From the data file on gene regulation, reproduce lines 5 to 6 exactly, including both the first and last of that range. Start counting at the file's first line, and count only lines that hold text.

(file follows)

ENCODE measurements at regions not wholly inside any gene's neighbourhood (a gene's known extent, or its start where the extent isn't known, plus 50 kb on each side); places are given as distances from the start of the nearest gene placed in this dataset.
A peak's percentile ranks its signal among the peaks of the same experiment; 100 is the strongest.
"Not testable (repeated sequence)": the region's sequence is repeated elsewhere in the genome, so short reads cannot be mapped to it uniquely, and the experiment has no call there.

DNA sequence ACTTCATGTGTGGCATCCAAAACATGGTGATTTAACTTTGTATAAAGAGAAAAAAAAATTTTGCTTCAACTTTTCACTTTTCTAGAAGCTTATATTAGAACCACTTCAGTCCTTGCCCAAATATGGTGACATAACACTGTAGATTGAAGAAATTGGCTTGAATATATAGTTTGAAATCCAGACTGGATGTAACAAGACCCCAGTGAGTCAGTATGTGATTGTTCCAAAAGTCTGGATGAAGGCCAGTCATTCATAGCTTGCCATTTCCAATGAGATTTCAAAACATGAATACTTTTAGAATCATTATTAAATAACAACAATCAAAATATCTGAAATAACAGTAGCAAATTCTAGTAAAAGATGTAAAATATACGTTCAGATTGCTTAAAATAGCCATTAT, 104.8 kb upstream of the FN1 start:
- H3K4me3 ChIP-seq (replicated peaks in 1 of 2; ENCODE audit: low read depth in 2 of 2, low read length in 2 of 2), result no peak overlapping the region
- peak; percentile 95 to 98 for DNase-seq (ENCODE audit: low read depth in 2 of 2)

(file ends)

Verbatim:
- H3K4me3 ChIP-seq (replicated peaks in 1 of 2; ENCODE audit: low read depth in 2 of 2, low read length in 2 of 2), result no peak overlapping the region
- peak; percentile 95 to 98 for DNase-seq (ENCODE audit: low read depth in 2 of 2)